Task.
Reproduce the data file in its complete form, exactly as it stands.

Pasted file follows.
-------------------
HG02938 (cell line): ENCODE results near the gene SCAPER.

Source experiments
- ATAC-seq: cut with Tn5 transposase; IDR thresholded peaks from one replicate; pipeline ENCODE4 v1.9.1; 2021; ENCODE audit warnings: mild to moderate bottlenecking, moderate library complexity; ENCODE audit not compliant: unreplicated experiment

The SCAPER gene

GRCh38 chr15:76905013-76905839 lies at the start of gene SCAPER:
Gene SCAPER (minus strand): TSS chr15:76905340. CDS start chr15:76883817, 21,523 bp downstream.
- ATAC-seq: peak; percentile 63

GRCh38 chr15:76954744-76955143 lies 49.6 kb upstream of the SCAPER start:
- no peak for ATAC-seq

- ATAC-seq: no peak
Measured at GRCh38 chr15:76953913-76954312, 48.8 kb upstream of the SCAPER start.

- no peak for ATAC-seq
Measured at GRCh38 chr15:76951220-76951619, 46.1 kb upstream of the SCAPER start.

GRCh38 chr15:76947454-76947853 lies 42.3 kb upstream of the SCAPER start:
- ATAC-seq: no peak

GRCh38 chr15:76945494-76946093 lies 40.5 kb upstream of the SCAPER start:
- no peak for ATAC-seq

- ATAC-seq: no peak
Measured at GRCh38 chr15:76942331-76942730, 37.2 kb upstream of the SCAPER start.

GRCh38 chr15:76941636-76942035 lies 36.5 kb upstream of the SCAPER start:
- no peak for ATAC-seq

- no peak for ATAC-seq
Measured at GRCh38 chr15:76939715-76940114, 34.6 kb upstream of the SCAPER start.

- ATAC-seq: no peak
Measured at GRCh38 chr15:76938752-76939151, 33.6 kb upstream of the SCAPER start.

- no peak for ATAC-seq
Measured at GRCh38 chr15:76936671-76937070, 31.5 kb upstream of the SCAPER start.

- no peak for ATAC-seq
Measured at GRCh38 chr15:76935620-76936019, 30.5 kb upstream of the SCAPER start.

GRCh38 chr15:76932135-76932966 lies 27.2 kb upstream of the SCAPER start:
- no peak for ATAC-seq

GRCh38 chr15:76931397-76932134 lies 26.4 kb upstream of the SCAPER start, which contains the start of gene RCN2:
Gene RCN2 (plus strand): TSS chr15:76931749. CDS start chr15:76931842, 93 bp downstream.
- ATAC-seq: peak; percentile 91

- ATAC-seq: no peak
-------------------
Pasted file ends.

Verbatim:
HG02938 (cell line): ENCODE results near the gene SCAPER.

Source experiments
- ATAC-seq: cut with Tn5 transposase; IDR thresholded peaks from one replicate; pipeline ENCODE4 v1.9.1; 2021; ENCODE audit warnings: mild to moderate bottlenecking, moderate library complexity; ENCODE audit not compliant: unreplicated experiment

The SCAPER gene

GRCh38 chr15:76905013-76905839 lies at the start of gene SCAPER:
Gene SCAPER (minus strand): TSS chr15:76905340. CDS start chr15:76883817, 21,523 bp downstream.
- ATAC-seq: peak; percentile 63

GRCh38 chr15:76954744-76955143 lies 49.6 kb upstream of the SCAPER start:
- no peak for ATAC-seq

- ATAC-seq: no peak
Measured at GRCh38 chr15:76953913-76954312, 48.8 kb upstream of the SCAPER start.

- no peak for ATAC-seq
Measured at GRCh38 chr15:76951220-76951619, 46.1 kb upstream of the SCAPER start.

GRCh38 chr15:76947454-76947853 lies 42.3 kb upstream of the SCAPER start:
- ATAC-seq: no peak

GRCh38 chr15:76945494-76946093 lies 40.5 kb upstream of the SCAPER start:
- no peak for ATAC-seq

- ATAC-seq: no peak
Measured at GRCh38 chr15:76942331-76942730, 37.2 kb upstream of the SCAPER start.

GRCh38 chr15:76941636-76942035 lies 36.5 kb upstream of the SCAPER start:
- no peak for ATAC-seq

- no peak for ATAC-seq
Measured at GRCh38 chr15:76939715-76940114, 34.6 kb upstream of the SCAPER start.

- ATAC-seq: no peak
Measured at GRCh38 chr15:76938752-76939151, 33.6 kb upstream of the SCAPER start.

- no peak for ATAC-seq
Measured at GRCh38 chr15:76936671-76937070, 31.5 kb upstream of the SCAPER start.

- no peak for ATAC-seq
Measured at GRCh38 chr15:76935620-76936019, 30.5 kb upstream of the SCAPER start.

GRCh38 chr15:76932135-76932966 lies 27.2 kb upstream of the SCAPER start:
- no peak for ATAC-seq

GRCh38 chr15:76931397-76932134 lies 26.4 kb upstream of the SCAPER start, which contains the start of gene RCN2:
Gene RCN2 (plus strand): TSS chr15:76931749. CDS start chr15:76931842, 93 bp downstream.
- ATAC-seq: peak; percentile 91

- ATAC-seq: no peak